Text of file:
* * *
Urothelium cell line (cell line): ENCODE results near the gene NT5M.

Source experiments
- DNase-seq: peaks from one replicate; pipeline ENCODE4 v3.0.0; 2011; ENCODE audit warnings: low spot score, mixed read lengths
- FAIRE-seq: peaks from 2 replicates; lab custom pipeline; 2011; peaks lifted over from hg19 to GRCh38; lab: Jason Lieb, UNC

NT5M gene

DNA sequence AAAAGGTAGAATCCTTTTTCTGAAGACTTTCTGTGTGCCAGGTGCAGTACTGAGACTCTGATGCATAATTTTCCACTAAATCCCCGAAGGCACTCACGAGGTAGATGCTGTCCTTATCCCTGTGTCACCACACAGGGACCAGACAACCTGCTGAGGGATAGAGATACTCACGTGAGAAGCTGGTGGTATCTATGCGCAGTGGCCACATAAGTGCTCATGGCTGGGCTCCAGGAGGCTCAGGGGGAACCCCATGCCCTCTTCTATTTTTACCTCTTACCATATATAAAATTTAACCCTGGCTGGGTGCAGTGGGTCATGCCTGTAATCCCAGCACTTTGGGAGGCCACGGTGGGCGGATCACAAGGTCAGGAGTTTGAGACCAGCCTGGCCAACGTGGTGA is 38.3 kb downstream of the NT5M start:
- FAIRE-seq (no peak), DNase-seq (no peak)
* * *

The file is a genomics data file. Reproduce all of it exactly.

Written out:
Urothelium cell line (cell line): ENCODE results near the gene NT5M.

Source experiments
- DNase-seq: peaks from one replicate; pipeline ENCODE4 v3.0.0; 2011; ENCODE audit warnings: low spot score, mixed read lengths
- FAIRE-seq: peaks from 2 replicates; lab custom pipeline; 2011; peaks lifted over from hg19 to GRCh38; lab: Jason Lieb, UNC

NT5M gene

DNA sequence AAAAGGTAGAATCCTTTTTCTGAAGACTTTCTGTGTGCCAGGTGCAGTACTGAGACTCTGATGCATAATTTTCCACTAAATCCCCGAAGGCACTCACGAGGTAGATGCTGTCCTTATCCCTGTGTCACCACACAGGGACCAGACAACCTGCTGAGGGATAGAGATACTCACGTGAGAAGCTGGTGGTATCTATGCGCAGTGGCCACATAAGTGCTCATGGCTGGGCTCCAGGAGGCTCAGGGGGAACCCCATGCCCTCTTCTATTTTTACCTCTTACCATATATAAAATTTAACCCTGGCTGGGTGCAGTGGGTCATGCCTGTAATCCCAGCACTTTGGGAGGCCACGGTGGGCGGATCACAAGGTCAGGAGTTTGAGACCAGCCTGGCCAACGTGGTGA is 38.3 kb downstream of the NT5M start:
- FAIRE-seq (no peak), DNase-seq (no peak)